Why did U.S. Africa Command chief General Carter F. Ham speak at a recent National Defense University program about food security in the Horn of Africa?
“Some of you might be wondering: What in the world is a military commander, the commander of U.S. Africa Command, doing talking in the morning in Washington D.C. in a food security conference?” Ham asked the audience of government representatives, academics and others with an interest in the issue.
“We can all agree that the specific issue of food security and overall stability are inextricably linked.”
Ham pointed out that food shortages can quickly lead to population displacement, limitations on future development and even conflict over scarce resources. Those things, in turn, can cause regional instability and even transnational threats, Ham said.
And that’s where AFRICOM comes in.
“The United States, and thusly the United States military, has a significant interest in supporting stability and security efforts across the continent of Africa,” Ham said.
Ham pointed out that AFRICOM plays a limited direct role in promoting food security initiatives. But the command does support the work of many aid agencies who work to eliminate food crises, such as USAID and the World Health Organization.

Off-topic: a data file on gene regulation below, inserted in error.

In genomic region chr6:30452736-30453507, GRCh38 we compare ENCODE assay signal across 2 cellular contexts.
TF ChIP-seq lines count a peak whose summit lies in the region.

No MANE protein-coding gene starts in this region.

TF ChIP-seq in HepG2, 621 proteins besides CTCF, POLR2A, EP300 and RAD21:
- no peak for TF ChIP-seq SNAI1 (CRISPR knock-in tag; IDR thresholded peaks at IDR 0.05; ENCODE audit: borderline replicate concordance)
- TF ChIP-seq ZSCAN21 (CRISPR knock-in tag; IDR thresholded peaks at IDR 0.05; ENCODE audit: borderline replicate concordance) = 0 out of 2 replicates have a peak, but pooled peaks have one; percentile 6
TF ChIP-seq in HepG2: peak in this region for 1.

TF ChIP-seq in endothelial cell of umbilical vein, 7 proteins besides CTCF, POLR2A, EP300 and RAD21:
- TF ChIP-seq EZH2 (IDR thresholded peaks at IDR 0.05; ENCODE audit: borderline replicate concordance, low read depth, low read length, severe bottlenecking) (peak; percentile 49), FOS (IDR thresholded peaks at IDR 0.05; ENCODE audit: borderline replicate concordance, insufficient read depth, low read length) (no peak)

In addition, AFRICOM works with partner nations on the continent to improve food security and better prepare them to respond to food crises or other disasters. For example, Ham said, a training exercise last year between AFRICOM veterinarians and Ugandan veterinarians treated 30,000 head of livestock in six days, and trained local herdsman on how to better care for their animals.
Another initiative involved teaching soldiers in the Democratic Republic of Congo – who often turn to pillaging local farms for sustenance – how to grow their own food. These “soldier-farmers” feed their comrades while on duty.
“It really does take a whole of government approach and a regional approach to achieve the desired outcome, which is ultimately saving lives and the establishment of stability and security in the region,” Ham said.
Share your thoughts – what do you think is the biggest food crisis facing Africa right now and what are some possible solutions?